Army physician lectures about career

Torrey Perkins /The News  Arnett lectures to students in Jones Hall’s large auditorium about combat medicine and his career.

Torrey Perkins /The News
Arnett lectures to students in Jones Hall’s large auditorium about combat medicine and his career.

Michael Arnett, an army major and doctor, was invited Tuesday by Murray State’s American Medical Student Association Pre-Medical Chapter to come speak to students on the topic of combat medicine and about his life.

Arnett is currently an active -duty physician for the military stationed at Fort Campbell as well as a graduate of Murray State. He became attracted to military medicine after attending the Uniformed Services University of the Health Services for medical school were he was exposed to a number of different facets of military medicine.

As an elective, Arnett studied the effects of cold weather at the Marine Corp Mountain Warfare Training Center in the Sierra Nevada mountain range.

“When you think of combat and military medicine you think about bullets and shrapnel hitting people,” he said. “And that’s one part of it. But while one bullet will take out one person, temperatures of minus 10 degrees will take out an entire formation.”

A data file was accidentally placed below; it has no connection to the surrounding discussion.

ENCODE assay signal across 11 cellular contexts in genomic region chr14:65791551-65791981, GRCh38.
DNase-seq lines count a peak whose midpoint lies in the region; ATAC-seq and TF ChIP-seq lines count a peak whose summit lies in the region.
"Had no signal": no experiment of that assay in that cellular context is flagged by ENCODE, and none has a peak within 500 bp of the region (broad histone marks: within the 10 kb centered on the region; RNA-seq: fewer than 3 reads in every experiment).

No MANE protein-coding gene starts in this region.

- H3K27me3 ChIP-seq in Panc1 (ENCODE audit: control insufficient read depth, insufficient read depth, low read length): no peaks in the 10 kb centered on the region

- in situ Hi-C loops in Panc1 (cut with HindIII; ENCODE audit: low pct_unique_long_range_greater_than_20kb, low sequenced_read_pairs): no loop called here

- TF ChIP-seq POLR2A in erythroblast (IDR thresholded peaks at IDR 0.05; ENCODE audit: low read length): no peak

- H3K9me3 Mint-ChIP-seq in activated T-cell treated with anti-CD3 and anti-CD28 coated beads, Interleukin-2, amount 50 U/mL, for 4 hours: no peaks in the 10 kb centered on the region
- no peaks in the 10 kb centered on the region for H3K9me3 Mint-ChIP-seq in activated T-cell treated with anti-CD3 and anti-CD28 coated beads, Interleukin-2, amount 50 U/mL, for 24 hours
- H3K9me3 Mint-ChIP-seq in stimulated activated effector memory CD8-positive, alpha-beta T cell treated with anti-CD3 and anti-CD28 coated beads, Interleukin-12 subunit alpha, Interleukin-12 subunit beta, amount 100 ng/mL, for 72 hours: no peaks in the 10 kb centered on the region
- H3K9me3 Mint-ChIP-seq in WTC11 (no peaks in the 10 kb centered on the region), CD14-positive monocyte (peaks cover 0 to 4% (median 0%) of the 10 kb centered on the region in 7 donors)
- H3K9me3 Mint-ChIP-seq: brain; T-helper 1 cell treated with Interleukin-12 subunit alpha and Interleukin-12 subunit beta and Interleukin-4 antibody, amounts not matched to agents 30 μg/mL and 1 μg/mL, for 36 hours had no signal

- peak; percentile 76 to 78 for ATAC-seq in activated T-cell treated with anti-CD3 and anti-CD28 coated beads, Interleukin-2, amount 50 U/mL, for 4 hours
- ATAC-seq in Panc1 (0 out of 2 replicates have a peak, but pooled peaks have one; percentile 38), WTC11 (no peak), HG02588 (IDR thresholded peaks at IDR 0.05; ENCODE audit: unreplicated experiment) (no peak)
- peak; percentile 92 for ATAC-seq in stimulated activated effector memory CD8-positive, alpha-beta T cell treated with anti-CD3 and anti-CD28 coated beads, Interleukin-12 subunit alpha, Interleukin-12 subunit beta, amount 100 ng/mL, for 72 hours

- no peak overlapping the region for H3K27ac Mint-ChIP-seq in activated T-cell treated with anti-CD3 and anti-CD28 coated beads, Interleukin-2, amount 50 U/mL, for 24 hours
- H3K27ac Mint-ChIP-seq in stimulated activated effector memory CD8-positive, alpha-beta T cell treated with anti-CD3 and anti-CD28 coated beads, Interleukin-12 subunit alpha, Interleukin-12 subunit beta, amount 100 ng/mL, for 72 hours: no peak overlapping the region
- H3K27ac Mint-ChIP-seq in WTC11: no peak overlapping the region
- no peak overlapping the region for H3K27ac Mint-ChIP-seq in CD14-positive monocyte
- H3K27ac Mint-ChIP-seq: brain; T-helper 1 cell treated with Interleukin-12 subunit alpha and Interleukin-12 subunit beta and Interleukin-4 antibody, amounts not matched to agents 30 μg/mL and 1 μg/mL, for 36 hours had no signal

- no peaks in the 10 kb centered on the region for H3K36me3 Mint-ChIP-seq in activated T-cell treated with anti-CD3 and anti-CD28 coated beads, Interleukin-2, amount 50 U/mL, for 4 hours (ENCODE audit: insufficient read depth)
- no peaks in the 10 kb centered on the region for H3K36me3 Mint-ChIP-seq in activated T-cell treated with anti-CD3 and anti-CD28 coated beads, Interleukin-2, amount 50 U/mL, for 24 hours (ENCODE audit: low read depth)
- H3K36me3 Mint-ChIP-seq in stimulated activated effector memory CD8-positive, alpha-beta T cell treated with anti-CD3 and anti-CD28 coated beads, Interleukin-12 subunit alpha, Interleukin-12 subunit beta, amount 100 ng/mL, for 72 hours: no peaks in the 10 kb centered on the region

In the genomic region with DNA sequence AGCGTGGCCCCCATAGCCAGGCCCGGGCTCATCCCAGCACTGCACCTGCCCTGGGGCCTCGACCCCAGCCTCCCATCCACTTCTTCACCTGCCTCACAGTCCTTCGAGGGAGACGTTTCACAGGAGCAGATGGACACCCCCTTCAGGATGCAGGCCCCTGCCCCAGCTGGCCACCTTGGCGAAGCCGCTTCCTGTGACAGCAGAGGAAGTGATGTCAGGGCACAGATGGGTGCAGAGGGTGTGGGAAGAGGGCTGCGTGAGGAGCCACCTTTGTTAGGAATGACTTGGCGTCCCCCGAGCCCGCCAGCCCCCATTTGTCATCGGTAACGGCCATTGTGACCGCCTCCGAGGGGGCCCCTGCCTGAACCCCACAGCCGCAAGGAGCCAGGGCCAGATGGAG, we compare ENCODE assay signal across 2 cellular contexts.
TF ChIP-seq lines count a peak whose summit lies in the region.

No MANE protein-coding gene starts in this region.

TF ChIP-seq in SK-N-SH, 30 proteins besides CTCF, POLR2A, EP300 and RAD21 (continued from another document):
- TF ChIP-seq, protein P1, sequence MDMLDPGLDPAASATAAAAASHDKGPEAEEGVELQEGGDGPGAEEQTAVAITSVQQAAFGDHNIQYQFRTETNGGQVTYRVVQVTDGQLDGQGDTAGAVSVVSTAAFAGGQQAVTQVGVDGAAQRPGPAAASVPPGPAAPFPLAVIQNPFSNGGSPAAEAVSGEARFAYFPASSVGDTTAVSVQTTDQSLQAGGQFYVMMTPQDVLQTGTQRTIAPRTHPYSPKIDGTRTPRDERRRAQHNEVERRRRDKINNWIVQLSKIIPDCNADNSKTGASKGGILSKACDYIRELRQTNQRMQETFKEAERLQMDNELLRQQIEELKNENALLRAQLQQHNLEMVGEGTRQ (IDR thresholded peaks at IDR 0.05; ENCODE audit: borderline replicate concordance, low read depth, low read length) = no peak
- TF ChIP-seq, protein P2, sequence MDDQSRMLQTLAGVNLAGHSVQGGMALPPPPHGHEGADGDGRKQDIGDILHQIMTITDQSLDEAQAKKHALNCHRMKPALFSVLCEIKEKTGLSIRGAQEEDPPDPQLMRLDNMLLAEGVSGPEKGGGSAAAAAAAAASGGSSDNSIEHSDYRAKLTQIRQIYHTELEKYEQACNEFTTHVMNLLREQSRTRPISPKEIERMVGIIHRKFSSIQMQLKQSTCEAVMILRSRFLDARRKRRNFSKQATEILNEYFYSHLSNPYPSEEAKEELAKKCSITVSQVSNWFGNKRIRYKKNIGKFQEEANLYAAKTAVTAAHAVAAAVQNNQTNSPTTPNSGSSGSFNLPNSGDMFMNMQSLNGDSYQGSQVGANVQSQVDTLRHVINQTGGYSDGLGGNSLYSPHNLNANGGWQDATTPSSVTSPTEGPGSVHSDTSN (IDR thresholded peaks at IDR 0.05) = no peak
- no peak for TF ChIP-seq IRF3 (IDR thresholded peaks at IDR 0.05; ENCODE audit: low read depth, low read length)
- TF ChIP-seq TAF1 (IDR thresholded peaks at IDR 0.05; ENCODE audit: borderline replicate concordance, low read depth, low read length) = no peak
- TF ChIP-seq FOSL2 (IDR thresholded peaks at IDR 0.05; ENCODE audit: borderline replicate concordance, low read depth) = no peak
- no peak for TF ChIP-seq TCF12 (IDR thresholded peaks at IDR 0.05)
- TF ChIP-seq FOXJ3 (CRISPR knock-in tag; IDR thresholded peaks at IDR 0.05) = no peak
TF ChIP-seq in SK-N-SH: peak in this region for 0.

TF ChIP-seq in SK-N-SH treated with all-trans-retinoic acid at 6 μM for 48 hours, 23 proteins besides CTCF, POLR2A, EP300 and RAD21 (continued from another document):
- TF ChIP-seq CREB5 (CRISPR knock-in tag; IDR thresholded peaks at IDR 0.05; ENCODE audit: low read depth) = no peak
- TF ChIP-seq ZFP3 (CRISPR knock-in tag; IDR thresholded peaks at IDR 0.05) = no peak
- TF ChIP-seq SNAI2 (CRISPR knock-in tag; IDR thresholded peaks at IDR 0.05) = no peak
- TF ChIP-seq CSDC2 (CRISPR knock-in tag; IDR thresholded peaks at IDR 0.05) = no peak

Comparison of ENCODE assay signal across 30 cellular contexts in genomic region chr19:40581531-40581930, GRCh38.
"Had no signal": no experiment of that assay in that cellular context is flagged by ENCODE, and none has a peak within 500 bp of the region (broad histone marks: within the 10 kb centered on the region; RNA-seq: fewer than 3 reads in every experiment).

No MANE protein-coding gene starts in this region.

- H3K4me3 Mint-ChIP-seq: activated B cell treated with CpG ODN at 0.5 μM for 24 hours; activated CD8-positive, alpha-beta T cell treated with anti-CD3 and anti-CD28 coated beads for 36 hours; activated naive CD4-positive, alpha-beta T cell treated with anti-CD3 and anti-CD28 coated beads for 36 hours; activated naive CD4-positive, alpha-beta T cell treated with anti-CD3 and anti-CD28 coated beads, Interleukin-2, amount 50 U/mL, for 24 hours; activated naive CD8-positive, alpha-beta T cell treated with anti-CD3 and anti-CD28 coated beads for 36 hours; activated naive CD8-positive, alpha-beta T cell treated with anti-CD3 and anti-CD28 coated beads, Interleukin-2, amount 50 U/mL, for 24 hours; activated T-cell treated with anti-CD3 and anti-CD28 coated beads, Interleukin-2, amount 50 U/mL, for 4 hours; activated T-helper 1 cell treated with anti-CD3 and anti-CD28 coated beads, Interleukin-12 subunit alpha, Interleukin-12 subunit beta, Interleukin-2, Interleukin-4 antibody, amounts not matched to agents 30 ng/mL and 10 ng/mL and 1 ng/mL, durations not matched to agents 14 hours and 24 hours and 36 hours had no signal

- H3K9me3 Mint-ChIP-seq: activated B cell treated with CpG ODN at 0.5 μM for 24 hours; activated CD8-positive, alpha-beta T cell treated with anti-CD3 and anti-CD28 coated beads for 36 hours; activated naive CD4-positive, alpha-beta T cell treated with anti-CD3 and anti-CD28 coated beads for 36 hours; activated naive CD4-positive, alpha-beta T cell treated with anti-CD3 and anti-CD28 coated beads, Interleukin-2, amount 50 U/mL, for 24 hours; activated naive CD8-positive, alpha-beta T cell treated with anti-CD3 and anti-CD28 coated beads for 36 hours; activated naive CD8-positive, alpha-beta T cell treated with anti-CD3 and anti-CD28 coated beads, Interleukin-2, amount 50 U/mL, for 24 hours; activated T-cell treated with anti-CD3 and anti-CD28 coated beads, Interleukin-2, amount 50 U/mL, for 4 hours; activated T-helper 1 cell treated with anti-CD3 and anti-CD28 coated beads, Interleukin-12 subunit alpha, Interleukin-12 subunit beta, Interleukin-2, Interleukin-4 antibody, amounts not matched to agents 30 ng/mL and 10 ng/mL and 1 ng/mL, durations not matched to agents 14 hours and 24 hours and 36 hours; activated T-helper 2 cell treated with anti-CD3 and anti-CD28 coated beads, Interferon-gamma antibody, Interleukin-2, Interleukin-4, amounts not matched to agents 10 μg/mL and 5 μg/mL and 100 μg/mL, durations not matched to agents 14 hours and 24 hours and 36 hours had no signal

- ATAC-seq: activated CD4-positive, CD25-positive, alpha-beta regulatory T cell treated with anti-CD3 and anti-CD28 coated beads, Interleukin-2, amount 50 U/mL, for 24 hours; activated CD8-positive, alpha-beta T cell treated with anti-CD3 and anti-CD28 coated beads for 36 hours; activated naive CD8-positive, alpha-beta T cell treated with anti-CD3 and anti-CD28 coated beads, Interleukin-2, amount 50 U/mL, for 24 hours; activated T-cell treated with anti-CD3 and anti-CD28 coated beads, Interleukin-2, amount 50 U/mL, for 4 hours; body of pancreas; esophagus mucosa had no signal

Arnett also regaled those in attendance, mostly pre-medical majors, with the important advances in medicine the military has been responsible for, namely malaria.

Torrey Perkins /The News  Arnett shared historic images during his presentation.

Torrey Perkins /The News
Arnett shared historic images during his presentation.

He said the military became especially interested in the treatment of malaria after World War II where United States soldiers suffered heavy casualties from the disease fighting in the Pacific.

“In the Pacific Campaign half a million service men had malaria,” Arnett said. “60,000 people died as a result. That’s Utah Beach on D-Day every day for a month. But malaria doesn’t make great movies so most people don’t know that.”

Arnett said by studying the water and soldiers who had contracted malaria in Cuba, Walter Reed, a military physician, was able to figure out that the disease was being contracted and transferred by mosquito bites.

After his presentation, which included a slideshow showcasing a number of the exotic locations he had been able to travel to and work at due to his profession, Arnett answered questions about his career choice and about what students could expect pursuing a degree in Medicine and a career in the military.

 

Story by Ben Manhanke, Assistant News Editor

2 Comments on "Army physician lectures about career"

  1. Amazing career considering the limitations of his paternal DNA…

  2. Don't we all have that problem?

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